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In November 2015 a special informative bulletin on the LIFE project has been published. With 24 pages in full colour and printed with the collaboration of the journal Quercus, 18,000 copies have been distributed, inserted into the November 2015 edition of this conservation magazine and another 2,000 issues are being distributed in the territory around the Cantabrian brown bear interpopulation corridor, with the collaboration of local councils, rural development groups, the offices of the Biosphere Reserves and public establishments in the area.
As well as the various articles prepared by the project’s technical team on the importance of defragmentation for the conservation of biodiversity and the ongoing activities of the LIFE project in the corridor, the bulletin includes signed guest contributions from Santiago Saura and María Cruz Mateo from the Polytechnic University of Madrid, Georgina Álvarez from the Ministry of Agriculture, Food and Environment, José Cortizo from the León University, Francisco Javier Ezquerra from the Castilla y León regional government, Emilio Orejas, mayor of Valdelugueros, and Fulgencio Fernández, local resident in Cármenes.
You can consult the bulletin and download the pdf here
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In October 2015 the second sowing campaign of the LIFE project has got under way. As in the previous campaign, a work team has been sourced from local unemployed people to carry out the planting. They have been directed by the field team and technicians on the project.
In this second campaign, and bearing in mind the good results from the previous season, 15 people have been hired from the municipalities of Cármenes, Pola de Gordón, Sena de Luna, Valdelugueros, Vegacervera and Villamanín. The gang will undertake the work between October 2015 and April 2016. In the majority of the sowing areas we are able to count on the services of a spider excavator, hired from a forestry company, which helps with the hole-digging and clearance, enabling the good preparation of the holes for better final results. In hard-to-access areas the gang dig the holes manually. Given the high yield of the work and the availability of sowing areas, and with plenty of locally sourced plants, the project is forecast to exceed expectations and plant over 80,000 autochthonous trees in the interpopulation corridor.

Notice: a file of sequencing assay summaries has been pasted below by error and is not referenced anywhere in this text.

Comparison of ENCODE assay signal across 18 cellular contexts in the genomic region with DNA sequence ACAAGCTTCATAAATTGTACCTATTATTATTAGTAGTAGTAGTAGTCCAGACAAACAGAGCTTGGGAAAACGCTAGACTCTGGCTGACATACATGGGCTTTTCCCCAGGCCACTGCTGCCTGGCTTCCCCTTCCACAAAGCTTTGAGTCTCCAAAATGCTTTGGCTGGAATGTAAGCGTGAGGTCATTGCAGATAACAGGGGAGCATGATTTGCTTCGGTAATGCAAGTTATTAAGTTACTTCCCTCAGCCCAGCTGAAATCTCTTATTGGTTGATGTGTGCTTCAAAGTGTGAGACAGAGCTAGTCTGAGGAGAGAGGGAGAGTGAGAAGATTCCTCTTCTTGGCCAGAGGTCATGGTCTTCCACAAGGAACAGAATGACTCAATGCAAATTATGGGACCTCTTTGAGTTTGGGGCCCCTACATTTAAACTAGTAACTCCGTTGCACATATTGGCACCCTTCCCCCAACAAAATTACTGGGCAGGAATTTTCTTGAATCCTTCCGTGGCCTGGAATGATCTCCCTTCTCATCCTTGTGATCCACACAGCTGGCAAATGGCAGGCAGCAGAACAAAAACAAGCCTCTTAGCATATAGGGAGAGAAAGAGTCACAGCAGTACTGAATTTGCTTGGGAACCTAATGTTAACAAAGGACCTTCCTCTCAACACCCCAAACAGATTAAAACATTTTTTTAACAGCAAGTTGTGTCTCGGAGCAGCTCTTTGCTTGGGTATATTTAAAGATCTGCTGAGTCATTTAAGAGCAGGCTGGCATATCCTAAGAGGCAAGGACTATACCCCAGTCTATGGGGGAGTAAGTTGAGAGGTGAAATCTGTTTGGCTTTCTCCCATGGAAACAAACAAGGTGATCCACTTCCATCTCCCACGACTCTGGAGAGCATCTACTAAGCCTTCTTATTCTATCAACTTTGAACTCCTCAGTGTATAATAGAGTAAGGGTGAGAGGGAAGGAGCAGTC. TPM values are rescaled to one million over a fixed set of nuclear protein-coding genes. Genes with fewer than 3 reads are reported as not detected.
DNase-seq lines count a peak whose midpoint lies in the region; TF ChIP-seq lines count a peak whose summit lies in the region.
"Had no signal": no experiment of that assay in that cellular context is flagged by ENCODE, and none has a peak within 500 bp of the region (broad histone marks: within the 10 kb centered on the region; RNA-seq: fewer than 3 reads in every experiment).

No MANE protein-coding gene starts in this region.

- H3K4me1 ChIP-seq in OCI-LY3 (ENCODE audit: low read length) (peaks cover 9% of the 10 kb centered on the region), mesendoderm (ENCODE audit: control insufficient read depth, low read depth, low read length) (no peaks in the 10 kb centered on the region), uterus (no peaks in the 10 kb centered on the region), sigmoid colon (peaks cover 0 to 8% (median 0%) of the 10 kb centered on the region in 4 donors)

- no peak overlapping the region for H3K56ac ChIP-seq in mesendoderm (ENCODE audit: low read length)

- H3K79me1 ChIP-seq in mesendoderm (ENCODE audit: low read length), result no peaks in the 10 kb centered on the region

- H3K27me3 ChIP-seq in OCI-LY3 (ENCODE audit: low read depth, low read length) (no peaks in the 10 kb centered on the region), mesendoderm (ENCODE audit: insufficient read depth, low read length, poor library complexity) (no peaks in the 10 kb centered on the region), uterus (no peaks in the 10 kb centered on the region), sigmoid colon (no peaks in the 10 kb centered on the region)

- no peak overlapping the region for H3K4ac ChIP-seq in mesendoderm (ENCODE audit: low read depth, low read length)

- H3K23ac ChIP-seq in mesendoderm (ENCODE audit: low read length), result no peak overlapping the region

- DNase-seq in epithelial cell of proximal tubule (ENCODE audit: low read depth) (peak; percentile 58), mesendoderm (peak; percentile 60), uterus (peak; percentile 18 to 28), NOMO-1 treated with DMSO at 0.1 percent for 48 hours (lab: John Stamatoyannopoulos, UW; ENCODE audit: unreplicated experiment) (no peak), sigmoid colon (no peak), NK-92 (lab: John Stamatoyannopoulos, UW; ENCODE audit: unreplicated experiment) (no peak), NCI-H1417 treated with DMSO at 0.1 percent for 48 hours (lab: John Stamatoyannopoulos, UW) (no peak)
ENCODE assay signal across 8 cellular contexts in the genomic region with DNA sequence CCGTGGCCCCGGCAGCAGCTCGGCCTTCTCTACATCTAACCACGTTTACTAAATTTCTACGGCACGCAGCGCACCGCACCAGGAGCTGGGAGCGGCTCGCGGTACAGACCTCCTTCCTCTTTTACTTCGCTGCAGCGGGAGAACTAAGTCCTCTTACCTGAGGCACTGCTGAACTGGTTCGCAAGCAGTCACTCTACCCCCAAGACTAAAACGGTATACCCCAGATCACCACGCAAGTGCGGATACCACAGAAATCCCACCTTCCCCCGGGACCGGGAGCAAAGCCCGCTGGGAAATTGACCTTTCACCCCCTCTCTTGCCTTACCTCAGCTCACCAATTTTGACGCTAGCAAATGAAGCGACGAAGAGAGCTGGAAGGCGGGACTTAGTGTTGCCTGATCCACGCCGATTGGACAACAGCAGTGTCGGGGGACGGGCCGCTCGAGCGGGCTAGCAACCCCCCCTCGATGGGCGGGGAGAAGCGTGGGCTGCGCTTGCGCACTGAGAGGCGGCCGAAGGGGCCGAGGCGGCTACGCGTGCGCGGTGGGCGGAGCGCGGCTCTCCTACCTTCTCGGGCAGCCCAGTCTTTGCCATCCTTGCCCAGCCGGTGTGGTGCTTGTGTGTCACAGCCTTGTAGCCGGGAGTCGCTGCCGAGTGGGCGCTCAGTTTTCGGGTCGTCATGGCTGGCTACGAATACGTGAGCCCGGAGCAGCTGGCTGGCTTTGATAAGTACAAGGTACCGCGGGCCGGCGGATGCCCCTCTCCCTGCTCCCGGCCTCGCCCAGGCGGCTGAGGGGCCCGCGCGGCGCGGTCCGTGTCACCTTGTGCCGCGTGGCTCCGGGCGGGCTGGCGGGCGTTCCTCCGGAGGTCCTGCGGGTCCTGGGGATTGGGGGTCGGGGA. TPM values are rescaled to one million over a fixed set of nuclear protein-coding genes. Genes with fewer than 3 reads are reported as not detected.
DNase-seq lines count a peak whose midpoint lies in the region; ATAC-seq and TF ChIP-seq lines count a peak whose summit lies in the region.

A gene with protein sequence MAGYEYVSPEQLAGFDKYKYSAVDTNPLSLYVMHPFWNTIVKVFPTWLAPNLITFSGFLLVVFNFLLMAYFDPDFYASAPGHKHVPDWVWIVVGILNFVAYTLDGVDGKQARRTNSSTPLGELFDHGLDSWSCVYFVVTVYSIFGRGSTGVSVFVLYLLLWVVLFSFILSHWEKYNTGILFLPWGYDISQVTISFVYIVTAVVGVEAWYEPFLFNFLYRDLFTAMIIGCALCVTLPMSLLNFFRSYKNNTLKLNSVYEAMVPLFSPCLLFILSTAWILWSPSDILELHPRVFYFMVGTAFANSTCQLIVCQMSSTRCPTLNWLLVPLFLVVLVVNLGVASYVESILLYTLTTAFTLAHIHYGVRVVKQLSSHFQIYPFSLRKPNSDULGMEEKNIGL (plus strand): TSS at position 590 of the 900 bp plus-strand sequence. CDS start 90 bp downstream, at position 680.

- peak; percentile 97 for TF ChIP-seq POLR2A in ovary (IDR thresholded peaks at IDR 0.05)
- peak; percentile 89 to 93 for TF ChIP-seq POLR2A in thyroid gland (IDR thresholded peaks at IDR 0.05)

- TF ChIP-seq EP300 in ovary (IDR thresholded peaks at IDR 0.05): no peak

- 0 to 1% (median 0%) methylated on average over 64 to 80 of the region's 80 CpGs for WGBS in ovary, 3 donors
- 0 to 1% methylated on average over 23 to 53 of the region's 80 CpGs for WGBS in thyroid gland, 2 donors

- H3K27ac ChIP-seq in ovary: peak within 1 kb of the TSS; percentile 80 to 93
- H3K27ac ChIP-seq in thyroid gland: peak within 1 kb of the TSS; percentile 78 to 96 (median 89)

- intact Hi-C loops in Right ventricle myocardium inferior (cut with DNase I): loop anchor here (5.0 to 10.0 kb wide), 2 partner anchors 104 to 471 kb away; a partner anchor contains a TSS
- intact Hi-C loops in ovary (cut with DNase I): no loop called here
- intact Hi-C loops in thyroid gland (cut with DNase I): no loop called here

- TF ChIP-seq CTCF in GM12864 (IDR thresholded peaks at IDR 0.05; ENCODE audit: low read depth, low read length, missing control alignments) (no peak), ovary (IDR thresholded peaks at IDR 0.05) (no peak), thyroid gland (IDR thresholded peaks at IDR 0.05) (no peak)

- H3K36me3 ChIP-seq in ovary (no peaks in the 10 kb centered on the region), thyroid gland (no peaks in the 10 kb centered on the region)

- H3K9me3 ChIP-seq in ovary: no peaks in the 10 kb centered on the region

LIFE project plantation gang accessing with the material to one of the working areas for planting native tree species.
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On Saturday 17th October, volunteers planted a part of the project’s acquired terrains in the Gete valley (Cármenes, León). The 20 volunteers taking part in the planting are employees from Gas Natural FENOSA. The work was undertaken within the framework of the energy company’s Corporate Environment Volunteer Programme and in collaboration with Fundación Global Nature. Gas Natural Fenosa have partnered the Bear Defragmentation LIFE project since the beginning and have contributed to its co-funding.
The work comprised the planting of 150 trees that are beneficial for the bears (wild cherries, whitebeam and crab apple) in land acquired for the project, to improve trophic availability for the bear in an area of great importance within the interpopulation corridor. The volunteers received preliminary explanations on the development of the plantation, The work was coordinated by the LIFE project team and ended with an outdoor picnic and an interesting debate about the project and the conservation of the brown bear. The experience was very satisfactory for both the volunteers and the company.
Volunteers of Gas Natural FENOSA planting fruit trees in the interpopulation corridor of the Cantabrian brown bear.
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Newsletter 4 of the LIFE Bear Defragmentation project has been published.
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Over the summer of 2015 LIFE project dissemination activities have continued focussing on the project itself, its goals and outcomes, both inside the Cantabrian brown bear interpopulation corridor, and in the surrounding areas and for different collectives.
Among other activities, the project coordinator has held conferences and debates in the towns of Cármenes and Villamanín (León) in August, with high levels of participation and interest; we also participated in the Wolf and Bio event (http://www.wolfandbio.org/) held in Riaño (León) in September and in professional courses like those held in Potes (Cantabria) in June, in collaboration with the Cantabria University (http://www.fundacionosopardo.org/index.php/curso-de-verano-universidad-de-cantabria-fop/), and in Villablino (León) in September, in collaboration with the Polytechnic University of Madrid (http://www.fundacionosopardo.org/index.php/curso-de-verano-universidad-politecnica-de-madrid-fop/). Over 100 people have taken part in these events.
June to September 2015
Students of the course “Habitat and Connectivity Management for the conservation of the Cantabrian brown bear”, organized by the FOP and the Polytechnic University of Madrid, during a visit to the surroundings of the AP-66 highway in the interpopulation corridor of the brown bear
Conference and debate on the project LIFE and the brown bear in the municipality of Cármenes